The end of the “smart” work
To create the new document regulating remote work, we reflected on the fundamental principles that lead our organization. They did not fail to guide us, even in this case.
We were just thinking that the crux of it — how our approach to work is changing — isn’t really about the location, be it the office, home, or somewhere in between.
The core of our relationship has always been the trust between people working together, even when the pandemic was upending all our habits. An idea that branches out into two things: one’s responsibility to contribute to the company’s wellbeing, without it being demanded, and one’s freedom to choose and shape their path. If these are the boundaries your company lives in, then everything else follows.
Our organization works because we are genuinely close to one another, even when we do not share desks or even the same building. We feel close because our thoughts and actions converge toward common goals and answers.
We kept working the way we were before the pandemic, but never wrote down the process. Now the law is asking for precisely that, so we drafted our “smart working rulebook” containing the ideas and principles underpinning our way of working.
We are a hybrid organization where people always come first and the guidebooks follow. There are some defined boundaries, sure, but they are loose enough to allow everyone to work freely and independently, in the best way that suits them.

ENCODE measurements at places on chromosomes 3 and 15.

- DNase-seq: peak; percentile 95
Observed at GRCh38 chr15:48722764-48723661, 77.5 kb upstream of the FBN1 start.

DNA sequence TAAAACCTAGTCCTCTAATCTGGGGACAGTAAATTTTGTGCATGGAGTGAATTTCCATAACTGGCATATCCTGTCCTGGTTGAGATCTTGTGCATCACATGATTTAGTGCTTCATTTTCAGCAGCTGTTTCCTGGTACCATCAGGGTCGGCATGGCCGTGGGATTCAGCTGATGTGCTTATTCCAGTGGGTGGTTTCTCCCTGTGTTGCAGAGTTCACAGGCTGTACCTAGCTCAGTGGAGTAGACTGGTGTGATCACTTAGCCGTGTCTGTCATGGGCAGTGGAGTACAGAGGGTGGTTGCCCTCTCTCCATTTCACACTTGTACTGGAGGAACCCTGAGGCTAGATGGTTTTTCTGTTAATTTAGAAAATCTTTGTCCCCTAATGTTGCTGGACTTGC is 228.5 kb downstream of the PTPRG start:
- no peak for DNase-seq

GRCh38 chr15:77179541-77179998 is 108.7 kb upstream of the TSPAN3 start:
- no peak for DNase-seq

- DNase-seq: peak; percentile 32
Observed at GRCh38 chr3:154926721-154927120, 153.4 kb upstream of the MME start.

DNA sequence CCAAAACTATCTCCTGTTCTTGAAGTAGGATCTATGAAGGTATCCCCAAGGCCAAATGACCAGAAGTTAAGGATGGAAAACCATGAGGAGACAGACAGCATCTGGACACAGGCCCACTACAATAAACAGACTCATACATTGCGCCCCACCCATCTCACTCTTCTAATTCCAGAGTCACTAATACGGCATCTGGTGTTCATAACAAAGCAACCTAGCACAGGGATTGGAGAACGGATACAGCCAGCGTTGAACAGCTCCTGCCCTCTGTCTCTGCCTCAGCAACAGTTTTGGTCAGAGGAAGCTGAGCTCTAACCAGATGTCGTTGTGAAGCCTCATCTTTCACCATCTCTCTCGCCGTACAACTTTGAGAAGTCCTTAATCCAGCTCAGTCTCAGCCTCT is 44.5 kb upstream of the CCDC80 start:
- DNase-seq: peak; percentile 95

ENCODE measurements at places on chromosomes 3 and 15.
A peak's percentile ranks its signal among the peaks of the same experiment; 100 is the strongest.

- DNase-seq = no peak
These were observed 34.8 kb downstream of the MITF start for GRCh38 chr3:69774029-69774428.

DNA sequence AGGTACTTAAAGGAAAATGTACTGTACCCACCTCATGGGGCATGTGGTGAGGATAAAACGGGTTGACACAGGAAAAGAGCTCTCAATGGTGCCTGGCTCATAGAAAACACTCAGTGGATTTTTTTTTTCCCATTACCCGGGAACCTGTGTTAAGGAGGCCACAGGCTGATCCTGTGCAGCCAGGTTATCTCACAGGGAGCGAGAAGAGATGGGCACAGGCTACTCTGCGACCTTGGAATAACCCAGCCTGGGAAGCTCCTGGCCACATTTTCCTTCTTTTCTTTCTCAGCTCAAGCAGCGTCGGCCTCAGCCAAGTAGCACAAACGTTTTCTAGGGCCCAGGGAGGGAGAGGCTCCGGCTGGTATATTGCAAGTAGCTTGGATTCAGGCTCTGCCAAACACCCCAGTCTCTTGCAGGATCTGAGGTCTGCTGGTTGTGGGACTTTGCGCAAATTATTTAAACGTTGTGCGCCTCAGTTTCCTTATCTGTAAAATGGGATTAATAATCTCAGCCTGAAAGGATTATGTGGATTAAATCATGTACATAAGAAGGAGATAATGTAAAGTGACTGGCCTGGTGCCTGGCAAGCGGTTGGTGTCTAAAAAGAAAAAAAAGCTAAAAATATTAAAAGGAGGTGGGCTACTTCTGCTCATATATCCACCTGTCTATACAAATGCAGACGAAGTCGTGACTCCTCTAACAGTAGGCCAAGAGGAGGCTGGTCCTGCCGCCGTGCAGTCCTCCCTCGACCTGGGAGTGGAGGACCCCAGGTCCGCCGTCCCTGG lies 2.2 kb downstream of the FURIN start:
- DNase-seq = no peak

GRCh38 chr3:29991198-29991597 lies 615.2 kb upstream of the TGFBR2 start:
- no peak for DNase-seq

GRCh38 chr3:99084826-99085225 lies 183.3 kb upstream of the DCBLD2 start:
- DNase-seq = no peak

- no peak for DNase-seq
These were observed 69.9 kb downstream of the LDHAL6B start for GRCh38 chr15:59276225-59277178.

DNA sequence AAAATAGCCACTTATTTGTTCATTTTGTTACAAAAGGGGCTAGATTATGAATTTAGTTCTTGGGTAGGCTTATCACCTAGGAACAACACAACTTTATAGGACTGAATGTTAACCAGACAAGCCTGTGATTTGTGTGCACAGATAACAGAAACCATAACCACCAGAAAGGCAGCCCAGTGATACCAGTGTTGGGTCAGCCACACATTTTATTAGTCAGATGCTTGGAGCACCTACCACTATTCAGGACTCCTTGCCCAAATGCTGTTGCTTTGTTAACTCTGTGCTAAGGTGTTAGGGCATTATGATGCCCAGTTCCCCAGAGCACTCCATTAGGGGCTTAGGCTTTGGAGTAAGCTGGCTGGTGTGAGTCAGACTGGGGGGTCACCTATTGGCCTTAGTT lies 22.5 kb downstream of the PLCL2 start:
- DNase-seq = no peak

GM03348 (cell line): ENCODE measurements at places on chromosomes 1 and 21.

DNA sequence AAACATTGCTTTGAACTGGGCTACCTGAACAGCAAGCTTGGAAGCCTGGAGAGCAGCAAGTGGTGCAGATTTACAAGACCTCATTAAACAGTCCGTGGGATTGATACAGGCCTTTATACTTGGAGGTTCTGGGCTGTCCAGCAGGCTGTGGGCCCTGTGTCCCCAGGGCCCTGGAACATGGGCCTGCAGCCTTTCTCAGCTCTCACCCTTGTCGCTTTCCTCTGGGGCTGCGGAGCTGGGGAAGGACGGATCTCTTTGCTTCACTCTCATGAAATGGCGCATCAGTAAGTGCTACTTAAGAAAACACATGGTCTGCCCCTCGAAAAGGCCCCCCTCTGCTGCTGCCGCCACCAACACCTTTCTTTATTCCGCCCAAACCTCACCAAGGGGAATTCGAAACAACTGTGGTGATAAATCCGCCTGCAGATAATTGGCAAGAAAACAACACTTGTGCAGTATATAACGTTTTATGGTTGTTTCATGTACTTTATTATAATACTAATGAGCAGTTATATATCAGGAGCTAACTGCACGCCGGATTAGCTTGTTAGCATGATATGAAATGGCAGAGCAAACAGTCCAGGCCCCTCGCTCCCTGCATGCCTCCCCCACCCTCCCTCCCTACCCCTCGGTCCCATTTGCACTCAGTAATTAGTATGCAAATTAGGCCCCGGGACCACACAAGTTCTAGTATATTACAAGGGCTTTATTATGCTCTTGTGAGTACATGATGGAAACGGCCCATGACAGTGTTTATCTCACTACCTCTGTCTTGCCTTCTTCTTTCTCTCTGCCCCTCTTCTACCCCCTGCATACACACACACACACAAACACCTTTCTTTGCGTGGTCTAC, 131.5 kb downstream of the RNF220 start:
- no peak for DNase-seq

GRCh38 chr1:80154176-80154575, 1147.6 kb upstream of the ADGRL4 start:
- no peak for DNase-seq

There must be a reason why we stick together
There is value, undoubtedly, in sharing the same physical space. We oppose the idea of entirely dematerializing meetings, shared moments at the coffee machine, hugs, lunches, and so on. But we find it better to be able to work from anywhere, knowing that being together and spending time with colleagues is an added value for all.
“I live about a half-hour away from the office, but ever since it became possible for me to work from home, my quality of life has improved in many small but meaningful ways: I don’t work less, but I do live better; I have more time, and it’s easier for me to organize my day. I just try to keep things in balance and go to the office every few days — especially when I know I will see my colleagues. Seeing each other makes ideas spark, discussions possible, and it allows us to keep our relationships human.”
‘I want to work abroad for a while.’ Sure, let’s talk about it!
We like people who want to spend some time elsewhere: these can be tremendously enriching experiences, help couples stick together, allow other passions to flourish, and many other things. We can choose to spend some time abroad, so long as the rest of the team can keep things going smoothly. When the team calls, it’s time to get back!
“My job allows me to work independently most of the time, and after the pandemic it has become increasingly common to spend huge portions of the day on video calls. So I try to keep myself organized and always be at the Milan office when a client or the video team need me. But I also spend time in Barcelona, to keep other relationships afloat. And, well, living two minutes away from the sea and not Milan’s bypass has its benefits!”
Life doesn’t have fixed hours
One’s job is generally a very important part of their life, but it is not the only thing making up the day. We work at a sustained pace and spend many hours on our projects, but no one says they should always be between 9 AM and 6.30 PM. We thus work flexibly; again, so long as our hours work for our colleagues too.
“After the first lockdowns I decided to live between Venice and the countryside, where my family and I manage an agritourism business. Our smart, hybrid way of work has allowed me to drive the car less and take the train more. And, during breaks, I can now speak to our guests and make sure our fig jam doesn’t burn! Be the meetings in Milan, Turin, or Treviso, I can always be there from Venice (where the world all comes and goes).”
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